Double your pleasure, double your fun. And we're not talking about gum.
In recent weeks, three artists have released two separate discs on the same label at the same time: saxophonist James Carter, pianist Chick Corea and pianist Marc Cary. And in July, pianist Joanne Brackeen may follow suit.
It's not a new marketing idea. Bruce Springsteen did it in 1992 with Human Touch and Lucky Town, both on Columbia. Pianist-singer Harry Connick Jr.released We Are In Love and Lofty's Roach Soufflé at the same time in 1990. Columbia marketed the former as a showcase for Connick's crooning; the latter accented his keyboard skills.
But now, the twin-release approach seems to be a trend.
On his own Stretch label, Corea released two discs, both solo piano works, on June 6: Solo Piano — Standards and Solo Piano — Originals. The question is, why didn't he release them as a double-disc set?
"This set of performances that these discs come from were structured so that I play a set of standards first, take an intermission, and then return and play a set of originals and music by Mozart, and so forth," the legendary keyboardist, who turned 59 on June 12, said. "In listening to the tapes, the way I wanted to present the music was as the concert went. Set 1 and set 2. Since I play fairly long sets, there's an hour or more of music on each CD. Rather than marketing it together, it would give the audience a choice of CDs. We'll see how the audience reacts."
Carter, 31, released his two discs, Chasin' the Gypsy and Layin' in the Cut, June 6 on Atlantic Records. With so much consolidation going on at major labels, it's quite a coup for Carter to have gotten the green light. Chasin' the Gypsy, featuring the title track (RealAudio excerpt), is an acoustic homage to guitarist Django Reinhardt. Layin' in the Cut, with the tune "Terminal B" (RealAudio excerpt), is electric funk.
"It was interesting to me, in light of the millennium thing, to have one foot in the past, in a musical sense, and another moving forward in time," Carter said. "I wanted to shake things up, and putting these two albums out at the same time was one way to do it."
Will Both Discs Sell?
But does shaking things up like this help sales? Brook Higdon, general manager at the corporate headquarters for the Olsson's Books and Records chain in Washington, D.C., isn't sure.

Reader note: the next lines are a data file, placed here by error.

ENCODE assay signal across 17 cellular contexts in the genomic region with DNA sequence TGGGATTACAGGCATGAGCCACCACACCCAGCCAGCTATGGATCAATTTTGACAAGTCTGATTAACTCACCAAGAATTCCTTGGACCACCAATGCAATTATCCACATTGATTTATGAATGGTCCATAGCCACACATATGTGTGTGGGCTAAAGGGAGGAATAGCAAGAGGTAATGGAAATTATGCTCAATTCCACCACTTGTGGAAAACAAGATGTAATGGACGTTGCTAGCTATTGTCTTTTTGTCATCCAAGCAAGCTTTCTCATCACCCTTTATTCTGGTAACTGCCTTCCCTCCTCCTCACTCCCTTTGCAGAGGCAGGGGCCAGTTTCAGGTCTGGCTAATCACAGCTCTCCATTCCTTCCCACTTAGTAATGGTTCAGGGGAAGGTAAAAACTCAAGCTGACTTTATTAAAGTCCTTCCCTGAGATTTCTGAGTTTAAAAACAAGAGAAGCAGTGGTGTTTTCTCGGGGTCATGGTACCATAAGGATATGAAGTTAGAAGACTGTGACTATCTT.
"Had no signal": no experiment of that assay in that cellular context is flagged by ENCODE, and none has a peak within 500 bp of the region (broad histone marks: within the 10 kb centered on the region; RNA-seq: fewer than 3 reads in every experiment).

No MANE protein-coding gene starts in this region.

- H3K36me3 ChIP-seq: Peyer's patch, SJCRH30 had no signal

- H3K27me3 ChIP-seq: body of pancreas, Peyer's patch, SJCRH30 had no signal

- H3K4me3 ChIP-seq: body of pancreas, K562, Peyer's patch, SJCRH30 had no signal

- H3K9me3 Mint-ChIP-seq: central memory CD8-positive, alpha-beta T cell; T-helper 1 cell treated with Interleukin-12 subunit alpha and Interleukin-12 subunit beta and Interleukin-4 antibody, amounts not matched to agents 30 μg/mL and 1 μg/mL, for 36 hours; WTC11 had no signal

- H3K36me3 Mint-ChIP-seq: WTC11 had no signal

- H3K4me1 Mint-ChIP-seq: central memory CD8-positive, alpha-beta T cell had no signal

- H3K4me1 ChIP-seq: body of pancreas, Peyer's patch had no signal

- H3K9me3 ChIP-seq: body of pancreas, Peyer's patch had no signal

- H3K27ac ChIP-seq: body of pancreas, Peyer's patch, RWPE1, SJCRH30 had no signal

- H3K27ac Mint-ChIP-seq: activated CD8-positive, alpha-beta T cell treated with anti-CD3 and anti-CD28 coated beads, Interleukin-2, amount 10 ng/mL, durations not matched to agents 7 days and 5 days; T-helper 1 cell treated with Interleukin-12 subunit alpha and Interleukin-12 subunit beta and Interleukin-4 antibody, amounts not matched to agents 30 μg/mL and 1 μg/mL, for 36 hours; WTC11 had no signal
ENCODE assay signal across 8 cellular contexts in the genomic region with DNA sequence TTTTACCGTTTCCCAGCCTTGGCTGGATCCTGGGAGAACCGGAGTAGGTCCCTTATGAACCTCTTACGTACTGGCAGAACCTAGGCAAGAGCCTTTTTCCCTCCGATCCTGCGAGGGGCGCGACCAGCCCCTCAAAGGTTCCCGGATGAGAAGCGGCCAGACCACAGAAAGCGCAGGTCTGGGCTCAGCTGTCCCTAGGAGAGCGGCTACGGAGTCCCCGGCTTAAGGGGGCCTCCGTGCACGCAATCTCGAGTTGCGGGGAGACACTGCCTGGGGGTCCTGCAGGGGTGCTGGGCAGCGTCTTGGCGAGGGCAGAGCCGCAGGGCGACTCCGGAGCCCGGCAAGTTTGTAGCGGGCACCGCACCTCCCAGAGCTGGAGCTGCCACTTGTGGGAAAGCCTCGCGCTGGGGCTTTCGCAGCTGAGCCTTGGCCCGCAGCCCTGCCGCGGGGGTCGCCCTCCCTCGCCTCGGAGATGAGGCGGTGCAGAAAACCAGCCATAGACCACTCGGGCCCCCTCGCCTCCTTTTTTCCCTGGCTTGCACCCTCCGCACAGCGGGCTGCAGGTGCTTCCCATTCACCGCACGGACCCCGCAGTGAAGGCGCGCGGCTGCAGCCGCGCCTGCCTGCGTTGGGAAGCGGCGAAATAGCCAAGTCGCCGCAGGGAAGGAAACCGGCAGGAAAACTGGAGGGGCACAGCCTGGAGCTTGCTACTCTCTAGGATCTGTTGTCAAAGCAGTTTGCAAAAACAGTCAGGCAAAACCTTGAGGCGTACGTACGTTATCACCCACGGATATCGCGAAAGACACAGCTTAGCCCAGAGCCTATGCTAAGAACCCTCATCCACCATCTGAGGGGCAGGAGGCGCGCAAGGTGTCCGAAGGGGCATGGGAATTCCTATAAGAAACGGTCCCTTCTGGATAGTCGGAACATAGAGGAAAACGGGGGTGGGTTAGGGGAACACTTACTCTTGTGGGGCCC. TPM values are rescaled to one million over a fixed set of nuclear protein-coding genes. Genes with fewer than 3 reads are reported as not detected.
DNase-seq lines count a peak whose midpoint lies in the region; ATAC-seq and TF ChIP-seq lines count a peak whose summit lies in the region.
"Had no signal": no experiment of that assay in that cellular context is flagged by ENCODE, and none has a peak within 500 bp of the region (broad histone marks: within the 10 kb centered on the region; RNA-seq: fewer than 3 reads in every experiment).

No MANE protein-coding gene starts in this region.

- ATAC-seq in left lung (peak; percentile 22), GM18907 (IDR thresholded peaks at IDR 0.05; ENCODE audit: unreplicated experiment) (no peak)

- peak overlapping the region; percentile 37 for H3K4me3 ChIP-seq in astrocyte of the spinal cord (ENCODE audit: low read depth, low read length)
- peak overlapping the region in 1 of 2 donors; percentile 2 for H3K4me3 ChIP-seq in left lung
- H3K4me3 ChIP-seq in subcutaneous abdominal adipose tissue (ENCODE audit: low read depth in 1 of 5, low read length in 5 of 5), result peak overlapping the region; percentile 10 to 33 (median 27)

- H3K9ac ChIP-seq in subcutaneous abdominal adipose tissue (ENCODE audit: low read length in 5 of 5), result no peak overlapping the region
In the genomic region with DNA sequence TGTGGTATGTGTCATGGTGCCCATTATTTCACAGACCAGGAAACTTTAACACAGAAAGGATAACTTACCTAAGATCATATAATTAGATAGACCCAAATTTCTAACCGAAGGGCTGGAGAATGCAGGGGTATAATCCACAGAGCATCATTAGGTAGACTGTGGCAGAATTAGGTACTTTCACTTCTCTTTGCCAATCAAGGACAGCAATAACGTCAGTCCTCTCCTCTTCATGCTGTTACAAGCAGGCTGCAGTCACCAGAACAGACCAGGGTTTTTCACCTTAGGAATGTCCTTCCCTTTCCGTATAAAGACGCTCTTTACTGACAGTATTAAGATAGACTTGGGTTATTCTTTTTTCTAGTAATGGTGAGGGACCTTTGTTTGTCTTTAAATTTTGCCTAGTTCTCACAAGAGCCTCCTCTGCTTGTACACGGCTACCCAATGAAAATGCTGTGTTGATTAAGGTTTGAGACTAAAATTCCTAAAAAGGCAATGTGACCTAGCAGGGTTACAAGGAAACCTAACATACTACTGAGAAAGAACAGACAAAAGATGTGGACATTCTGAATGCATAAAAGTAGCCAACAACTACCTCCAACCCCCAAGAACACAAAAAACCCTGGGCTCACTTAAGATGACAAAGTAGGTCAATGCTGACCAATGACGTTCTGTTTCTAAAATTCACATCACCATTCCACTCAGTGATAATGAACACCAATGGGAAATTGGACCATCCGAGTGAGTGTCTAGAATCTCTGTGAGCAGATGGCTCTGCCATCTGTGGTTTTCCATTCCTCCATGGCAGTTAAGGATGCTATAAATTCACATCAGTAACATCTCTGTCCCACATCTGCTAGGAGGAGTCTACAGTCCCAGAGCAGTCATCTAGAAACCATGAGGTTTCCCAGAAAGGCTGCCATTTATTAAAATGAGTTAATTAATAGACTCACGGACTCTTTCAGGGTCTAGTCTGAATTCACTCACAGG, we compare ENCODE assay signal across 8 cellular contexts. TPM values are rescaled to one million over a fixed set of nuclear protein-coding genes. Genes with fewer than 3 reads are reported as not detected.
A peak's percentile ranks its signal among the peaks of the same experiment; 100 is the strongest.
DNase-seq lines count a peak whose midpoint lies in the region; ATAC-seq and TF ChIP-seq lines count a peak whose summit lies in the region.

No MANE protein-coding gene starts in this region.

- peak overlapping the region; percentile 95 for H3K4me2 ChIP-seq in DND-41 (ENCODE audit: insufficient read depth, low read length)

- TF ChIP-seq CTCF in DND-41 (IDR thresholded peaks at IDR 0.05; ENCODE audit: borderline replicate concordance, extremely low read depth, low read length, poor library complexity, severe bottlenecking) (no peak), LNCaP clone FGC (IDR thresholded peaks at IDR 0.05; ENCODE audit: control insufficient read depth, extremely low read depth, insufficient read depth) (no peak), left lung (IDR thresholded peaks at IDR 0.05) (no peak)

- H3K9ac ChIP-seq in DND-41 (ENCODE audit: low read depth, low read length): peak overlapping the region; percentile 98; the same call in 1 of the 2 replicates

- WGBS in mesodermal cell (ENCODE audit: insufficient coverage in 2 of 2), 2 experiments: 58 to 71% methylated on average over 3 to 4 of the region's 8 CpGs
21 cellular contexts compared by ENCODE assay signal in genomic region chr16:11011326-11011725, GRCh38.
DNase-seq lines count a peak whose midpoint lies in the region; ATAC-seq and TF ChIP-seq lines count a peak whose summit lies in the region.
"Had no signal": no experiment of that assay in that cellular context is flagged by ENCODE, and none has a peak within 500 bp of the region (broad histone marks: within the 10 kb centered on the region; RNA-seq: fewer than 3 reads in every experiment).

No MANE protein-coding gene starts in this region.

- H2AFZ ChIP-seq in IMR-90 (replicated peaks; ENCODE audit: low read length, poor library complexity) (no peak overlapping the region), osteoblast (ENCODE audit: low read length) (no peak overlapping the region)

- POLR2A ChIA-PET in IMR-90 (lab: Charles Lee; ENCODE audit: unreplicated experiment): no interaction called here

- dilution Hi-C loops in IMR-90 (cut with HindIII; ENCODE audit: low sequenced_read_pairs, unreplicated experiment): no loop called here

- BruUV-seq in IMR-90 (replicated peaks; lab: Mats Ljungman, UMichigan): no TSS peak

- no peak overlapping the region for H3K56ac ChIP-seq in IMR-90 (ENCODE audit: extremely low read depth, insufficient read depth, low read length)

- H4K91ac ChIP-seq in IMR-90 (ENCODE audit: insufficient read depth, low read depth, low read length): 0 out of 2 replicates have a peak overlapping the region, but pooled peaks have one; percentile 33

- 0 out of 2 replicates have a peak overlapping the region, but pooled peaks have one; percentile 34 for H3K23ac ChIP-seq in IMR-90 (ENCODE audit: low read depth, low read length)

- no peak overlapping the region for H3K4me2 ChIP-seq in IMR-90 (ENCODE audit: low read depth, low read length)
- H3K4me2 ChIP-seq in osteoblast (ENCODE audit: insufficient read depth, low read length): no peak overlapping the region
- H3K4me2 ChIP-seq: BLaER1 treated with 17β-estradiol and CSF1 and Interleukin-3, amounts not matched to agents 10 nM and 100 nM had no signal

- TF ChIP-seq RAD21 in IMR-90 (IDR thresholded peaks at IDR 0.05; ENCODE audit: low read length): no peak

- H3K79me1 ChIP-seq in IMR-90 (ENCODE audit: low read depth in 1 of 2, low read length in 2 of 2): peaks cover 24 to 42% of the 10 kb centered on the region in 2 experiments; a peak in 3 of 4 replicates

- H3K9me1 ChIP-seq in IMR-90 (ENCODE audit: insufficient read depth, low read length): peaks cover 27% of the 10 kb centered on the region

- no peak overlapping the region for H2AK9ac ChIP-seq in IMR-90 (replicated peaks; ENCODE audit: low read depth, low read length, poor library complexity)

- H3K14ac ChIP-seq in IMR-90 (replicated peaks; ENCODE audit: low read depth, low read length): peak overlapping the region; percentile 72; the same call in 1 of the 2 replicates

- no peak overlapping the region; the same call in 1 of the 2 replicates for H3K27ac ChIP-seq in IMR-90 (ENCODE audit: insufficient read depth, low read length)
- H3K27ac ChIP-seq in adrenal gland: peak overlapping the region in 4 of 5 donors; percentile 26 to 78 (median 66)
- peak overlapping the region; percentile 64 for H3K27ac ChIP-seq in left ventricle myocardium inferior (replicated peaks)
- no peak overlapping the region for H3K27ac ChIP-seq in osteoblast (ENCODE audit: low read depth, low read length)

"If the artist puts out two totally different records, like a James Carter, then there is a chance that more fans will find out about the other record if they buy one," he said. "Chances are that both will wind up being bought. Any more than two records in a short time frame from even the big names usually won't move that well. When Wynton Marsalis put out that 12-disc series, at first there was a lot of interest and buzz, but it quickly died off."
Francois Grillot, buyer for jazz and blues at the Tower Records in New York, agreed that it's a crapshoot.
"I know so far that the acoustic James Carter record is doing much better than the electric. If labels want to do a double release, they need to get advance copies out to retailers early. As a buyer, I need that information so I can rely on my knowledge and judgment in ordering. For these records we're talking about, I only got either a copy of one of the discs, or none at all, with just an information sheet and a cover."
Discs With Lives of Their Own
Cary, 33, is a pianist who has learned on the bandstand from three of the masters: drummer Art Taylor and the singers Betty Carter and Abbey Lincoln. His trio album, Trillium, and his solo electric piano record, Rhodes Ahead, came out simultaneously on Jazzateria in March. The first disc features an acoustic group with Tarus Mateen on bass and Nasheet Waits on drums.
"I didn't want the records to distract one from another," Cary said. "That's why we didn't want to put them together in one record. They came to life at the same time, so let's put them out at the same time.
"I love the Fender Rhodes," he continued. "As a musician, I am inspired by lots of things. So it's not a phenomenon for me to visualize putting together these two records. The songs that are on each record can be played in my acoustic trio or on the Rhodes."
Jazzateria head Preston Baker offered his take on the dual CDs: "Who am I to tell Marc what he should or shouldn't do? He is such a creative artist that when we had this material ready to go, it just made sense to let people hear two of Marc's musical styles. We also knew that if we put out a single record with both electric and acoustic tunes, people would call it disjointed and inconsistent. Now they can't."
Brian Bacchus, director of A&R at Blue Note, spoke about the downsides of a double release.
"If we normally sell a hundred copies of an artist's new record, then naturally each record's individual sales will drop. You might save a little money since you advertise them both at the same time, but all in all, you really are competing against yourself, since the typical fan of an artist will buy one, not two, new discs from a younger artist. If a non-obsessed jazz fan comes into a store and has to choose between one of many new discs from somebody or a classic from Miles that they really need to have, you may be in trouble."
Arkadia Jazz head Bob Karcy, who is considering releasing the albums by Brackeen, acknowledges that to do so could be self-defeating.
"Yes, we may be competing against ourselves, but since one is a live quartet, and one is a solo recital, why not?" he said. "Also, since Brackeen has recently started recording for Arkadia (1999's Pink Elephant Magic), this puts out a loud message."